State v. Williams

Annotate this Case

525 N.W.2d 847 (1994)

STATE of Iowa, Appellee, v. Kevin Lamont WILLIAMS, Appellant. STATE of Iowa, Appellee, v. Michael E. COLEMAN, Appellant.

Nos. 93-1814, 93-1670.

Supreme Court of Iowa.

December 21, 1994.

*848 Patrick C. Peters, Iowa City, for appellant Kevin Lamont Williams.

Linda Del Gallo, State Appellate Defender, and Kevin Cmelik, Asst. Appellate Defender, for appellant Michael E. Coleman.

Bonnie J. Campbell, Atty. Gen., Bridget A. Chambers, Asst. Atty. Gen., J. Patrick White, County Atty., and Anne Lahey, Asst. County Atty., for appellee.

Considered by McGIVERIN, C.J., and LARSON, CARTER, NEUMAN, and SNELL, JJ.

*849 CARTER, Justice.

These are separate appeals by two defendants tried jointly on a single trial information charging them with murder in the first degree. They were convicted of lesser included offenses. Both convictions stemmed from the same incident. The facts and proceedings are the same in both cases, so that we deem it expedient to decide both appeals in a single opinion.

Defendants were jointly charged by trial information with first-degree murder in the death of Ryan Wagehoft. The original trial information also jointly charged Tommy George McCune and Otis Penelton with the alleged crime. The trial information was later amended to eliminate McCune and Penelton after those defendants pleaded guilty to lesser offenses. Defendant Williams and defendant Coleman were tried jointly, and the jury convicted Coleman of second-degree murder and convicted Williams of voluntary manslaughter. We now affirm the judgments that were entered on those verdicts.

The facts giving rise to these criminal prosecutions include the following. Defendant Williams had purchased drugs from one Ryan Henry of Iowa City and owed him a debt as a result of that transaction. After several weeks of seeking payment, Henry gave Williams a deadline of March 19, 1993. He informed Williams that if payment was not made by that time he would turn Williams' name over to people higher up on the drug-supply ladder for appropriate action.

On March 19, 1993, defendant Williams and defendant Coleman, together with Tommy McCune and Otis Penelton, went to Ryan Henry's mobile home in Iowa City. These four individuals possessed two loaded handguns among them. The lights were on when they arrived, but were later turned off. Ryan Henry and another resident of the mobile home, Ryan Wagehoft, were inside watching a basketball game on television with several friends.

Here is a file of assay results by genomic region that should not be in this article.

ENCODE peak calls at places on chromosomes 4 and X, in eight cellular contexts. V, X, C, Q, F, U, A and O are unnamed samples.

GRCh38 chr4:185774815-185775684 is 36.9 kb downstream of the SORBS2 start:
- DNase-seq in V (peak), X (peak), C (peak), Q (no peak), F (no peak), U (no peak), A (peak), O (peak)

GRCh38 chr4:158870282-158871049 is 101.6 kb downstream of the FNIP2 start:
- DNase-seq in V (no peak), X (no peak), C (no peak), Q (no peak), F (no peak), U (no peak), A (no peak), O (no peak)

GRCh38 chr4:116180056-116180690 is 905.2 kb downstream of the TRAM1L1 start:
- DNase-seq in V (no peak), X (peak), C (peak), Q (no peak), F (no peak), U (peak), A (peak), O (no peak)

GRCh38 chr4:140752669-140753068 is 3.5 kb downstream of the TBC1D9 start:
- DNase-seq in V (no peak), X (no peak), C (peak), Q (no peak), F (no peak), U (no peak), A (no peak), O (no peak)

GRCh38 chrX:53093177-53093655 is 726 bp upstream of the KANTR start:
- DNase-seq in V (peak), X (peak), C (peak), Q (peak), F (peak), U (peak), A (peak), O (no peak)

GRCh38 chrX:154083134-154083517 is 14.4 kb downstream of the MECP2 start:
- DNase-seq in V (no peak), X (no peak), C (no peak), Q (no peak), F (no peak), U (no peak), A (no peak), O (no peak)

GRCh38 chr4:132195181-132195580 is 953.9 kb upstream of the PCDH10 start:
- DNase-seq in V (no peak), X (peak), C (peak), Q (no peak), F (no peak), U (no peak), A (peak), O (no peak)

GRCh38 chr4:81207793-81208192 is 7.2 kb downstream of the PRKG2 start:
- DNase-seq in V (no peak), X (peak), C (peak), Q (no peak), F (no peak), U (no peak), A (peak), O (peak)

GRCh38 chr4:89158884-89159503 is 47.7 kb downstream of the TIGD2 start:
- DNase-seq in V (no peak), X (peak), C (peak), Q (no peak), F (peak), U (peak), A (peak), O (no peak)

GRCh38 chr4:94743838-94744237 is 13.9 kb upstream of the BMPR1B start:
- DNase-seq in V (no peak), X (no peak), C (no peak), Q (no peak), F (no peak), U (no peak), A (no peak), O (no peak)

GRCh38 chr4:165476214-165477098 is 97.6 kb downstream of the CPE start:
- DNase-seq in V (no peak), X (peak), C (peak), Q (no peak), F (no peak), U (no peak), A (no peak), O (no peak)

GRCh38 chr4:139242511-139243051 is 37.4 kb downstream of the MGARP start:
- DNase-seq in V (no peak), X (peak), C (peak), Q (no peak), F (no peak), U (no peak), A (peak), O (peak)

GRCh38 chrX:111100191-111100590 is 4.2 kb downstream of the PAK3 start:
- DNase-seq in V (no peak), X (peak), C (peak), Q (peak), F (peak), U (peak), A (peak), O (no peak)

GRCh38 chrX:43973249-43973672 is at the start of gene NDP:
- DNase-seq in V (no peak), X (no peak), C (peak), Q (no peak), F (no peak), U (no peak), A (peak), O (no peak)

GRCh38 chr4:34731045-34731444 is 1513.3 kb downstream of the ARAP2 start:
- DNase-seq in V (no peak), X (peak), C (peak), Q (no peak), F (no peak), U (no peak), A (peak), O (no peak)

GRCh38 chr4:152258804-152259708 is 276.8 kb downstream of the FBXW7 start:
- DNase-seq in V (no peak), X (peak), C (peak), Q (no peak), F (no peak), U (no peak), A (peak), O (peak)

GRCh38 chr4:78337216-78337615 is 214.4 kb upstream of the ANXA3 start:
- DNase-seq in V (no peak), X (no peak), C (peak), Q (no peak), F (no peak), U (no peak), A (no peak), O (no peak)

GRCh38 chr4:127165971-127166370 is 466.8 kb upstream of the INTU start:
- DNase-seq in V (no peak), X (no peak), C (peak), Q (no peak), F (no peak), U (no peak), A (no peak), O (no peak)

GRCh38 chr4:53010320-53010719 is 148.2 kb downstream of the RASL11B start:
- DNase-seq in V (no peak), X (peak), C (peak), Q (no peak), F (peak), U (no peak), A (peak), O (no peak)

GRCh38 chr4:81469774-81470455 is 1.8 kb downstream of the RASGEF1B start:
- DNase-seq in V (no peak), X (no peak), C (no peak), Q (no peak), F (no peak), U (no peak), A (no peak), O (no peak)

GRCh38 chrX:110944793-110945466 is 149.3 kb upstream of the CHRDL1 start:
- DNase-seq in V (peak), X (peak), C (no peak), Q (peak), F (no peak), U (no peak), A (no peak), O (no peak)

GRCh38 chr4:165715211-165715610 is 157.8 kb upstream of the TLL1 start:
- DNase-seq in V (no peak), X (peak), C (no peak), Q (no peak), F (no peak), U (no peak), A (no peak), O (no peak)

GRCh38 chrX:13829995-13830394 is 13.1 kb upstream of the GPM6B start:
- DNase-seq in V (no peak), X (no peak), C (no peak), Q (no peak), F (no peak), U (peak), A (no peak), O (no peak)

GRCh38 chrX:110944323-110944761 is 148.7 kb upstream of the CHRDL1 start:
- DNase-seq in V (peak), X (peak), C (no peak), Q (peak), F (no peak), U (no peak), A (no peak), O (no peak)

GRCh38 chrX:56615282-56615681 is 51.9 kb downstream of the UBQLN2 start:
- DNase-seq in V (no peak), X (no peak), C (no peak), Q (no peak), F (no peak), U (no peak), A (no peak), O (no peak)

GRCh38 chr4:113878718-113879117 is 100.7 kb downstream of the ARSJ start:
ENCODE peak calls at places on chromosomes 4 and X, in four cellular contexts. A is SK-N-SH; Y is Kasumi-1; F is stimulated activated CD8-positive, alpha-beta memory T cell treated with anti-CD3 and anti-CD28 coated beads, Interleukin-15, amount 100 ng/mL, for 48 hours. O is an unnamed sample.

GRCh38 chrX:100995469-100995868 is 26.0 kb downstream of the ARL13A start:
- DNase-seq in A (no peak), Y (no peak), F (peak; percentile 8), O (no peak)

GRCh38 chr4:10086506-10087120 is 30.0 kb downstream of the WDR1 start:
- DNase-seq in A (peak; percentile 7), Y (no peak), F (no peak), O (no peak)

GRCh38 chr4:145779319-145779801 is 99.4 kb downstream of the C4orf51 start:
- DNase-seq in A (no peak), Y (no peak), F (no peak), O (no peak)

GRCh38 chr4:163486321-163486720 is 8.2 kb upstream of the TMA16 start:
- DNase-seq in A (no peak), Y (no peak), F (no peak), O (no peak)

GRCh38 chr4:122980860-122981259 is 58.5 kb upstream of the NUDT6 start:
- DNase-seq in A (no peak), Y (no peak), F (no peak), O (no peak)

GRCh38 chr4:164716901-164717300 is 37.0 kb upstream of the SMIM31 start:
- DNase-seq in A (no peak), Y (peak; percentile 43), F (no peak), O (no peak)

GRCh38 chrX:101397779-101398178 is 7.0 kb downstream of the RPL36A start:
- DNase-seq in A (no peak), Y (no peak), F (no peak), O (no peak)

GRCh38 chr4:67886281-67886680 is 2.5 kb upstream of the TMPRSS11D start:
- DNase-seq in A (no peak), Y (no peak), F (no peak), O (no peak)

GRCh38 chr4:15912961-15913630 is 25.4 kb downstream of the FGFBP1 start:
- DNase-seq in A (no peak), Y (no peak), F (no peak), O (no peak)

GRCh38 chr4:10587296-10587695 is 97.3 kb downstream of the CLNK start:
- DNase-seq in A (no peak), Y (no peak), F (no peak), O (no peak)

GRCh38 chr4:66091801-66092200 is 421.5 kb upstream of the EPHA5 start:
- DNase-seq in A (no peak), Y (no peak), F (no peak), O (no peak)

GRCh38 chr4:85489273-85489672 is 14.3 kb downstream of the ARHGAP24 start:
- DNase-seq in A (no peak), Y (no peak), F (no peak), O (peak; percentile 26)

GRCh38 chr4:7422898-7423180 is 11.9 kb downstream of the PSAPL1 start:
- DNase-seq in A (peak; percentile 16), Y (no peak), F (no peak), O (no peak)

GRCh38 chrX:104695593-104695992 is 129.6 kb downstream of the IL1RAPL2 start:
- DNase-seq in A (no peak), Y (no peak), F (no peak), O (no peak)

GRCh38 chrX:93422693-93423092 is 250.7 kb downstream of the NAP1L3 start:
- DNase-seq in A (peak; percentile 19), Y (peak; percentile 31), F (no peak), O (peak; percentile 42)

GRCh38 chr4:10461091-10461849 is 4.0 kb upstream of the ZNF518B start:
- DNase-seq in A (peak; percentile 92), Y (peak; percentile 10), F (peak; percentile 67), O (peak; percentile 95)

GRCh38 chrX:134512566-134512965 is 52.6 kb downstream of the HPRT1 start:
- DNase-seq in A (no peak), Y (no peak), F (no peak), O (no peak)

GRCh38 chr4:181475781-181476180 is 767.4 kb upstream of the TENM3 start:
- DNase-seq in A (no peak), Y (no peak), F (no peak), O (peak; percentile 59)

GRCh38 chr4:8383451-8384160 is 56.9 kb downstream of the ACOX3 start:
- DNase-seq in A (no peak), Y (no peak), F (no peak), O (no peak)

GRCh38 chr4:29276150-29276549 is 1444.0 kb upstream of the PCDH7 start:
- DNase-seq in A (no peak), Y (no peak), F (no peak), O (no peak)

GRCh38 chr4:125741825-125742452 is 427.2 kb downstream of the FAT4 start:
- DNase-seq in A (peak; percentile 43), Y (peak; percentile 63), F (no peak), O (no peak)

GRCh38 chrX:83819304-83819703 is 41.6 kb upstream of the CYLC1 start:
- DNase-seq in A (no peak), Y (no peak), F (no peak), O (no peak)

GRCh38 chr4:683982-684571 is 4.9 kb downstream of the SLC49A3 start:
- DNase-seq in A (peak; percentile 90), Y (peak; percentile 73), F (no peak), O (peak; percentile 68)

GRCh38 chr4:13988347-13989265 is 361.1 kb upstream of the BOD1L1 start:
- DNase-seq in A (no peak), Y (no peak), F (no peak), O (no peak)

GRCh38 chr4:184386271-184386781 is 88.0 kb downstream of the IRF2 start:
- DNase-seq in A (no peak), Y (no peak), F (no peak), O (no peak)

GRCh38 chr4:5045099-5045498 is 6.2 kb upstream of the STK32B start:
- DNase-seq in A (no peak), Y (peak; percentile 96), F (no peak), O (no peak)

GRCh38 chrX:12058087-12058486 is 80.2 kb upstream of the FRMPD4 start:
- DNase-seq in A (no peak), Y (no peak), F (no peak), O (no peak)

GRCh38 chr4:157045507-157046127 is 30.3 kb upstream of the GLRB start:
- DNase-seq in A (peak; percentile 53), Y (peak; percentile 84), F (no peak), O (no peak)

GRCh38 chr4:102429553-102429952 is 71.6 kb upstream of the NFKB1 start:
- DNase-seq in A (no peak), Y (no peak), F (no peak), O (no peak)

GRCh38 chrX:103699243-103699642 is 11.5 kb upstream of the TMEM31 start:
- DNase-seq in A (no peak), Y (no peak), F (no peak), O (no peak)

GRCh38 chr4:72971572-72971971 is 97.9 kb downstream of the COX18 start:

The Williams-Coleman group honked the horn of their car several times and then disembarked and began beating on the door and windows of the mobile home. At least one window was broken. Williams told Penelton, who possessed one of the handguns, to give it to someone who would use it. Penelton then gave the gun to Coleman.

Eventually, Ryan Wagehoft stepped out of the mobile home armed with a golf club. At this time, defendant Coleman fired a shot from one of the handguns, fatally wounding Wagehoft. Other facts that bear on the issues presented on this appeal will be discussed in connection with the points of law raised by the parties.

I. Coleman's Appeal.

Defendant Coleman seeks reversal on the basis that (1) the district court abused its discretion in failing to sever the trial of the charges against him from the trial of the charges against defendant Williams, and (2) he was unduly prejudiced by an improper argument made by the prosecutor in summation.

A. The severance issue. In urging that his trial should have been severed from that of Williams, defendant Coleman relies on the criteria set forth in State v. Clark, 464 N.W.2d 861 (Iowa 1991). Those criteria suggest that severance may be warranted by any of the following factors: (1) if admission of evidence in a joint trial would have been inadmissible and prejudicial if a defendant was tried alone, (2) if a joint trial prevents one defendant from presenting exculpatory testimony of a codefendant, (3) if consolidation will produce a trial of such complexity and length that the jury will be unable to effectively compartmentalize the evidence against each defendant, and (4) if defenses presented by different defendants conflict to the point of being irreconcilable and mutually exclusive. Id. at 863-64.

Defendant Coleman bases his entitlement to a separate trial on the first element listed in the four Clark factors. He argues that evidence was admitted concerning several statements made by Kevin Williams outside the mobile home where the killing took place. Coleman asserts that the statements would have been inadmissible hearsay if he had been tried by himself. We disagree.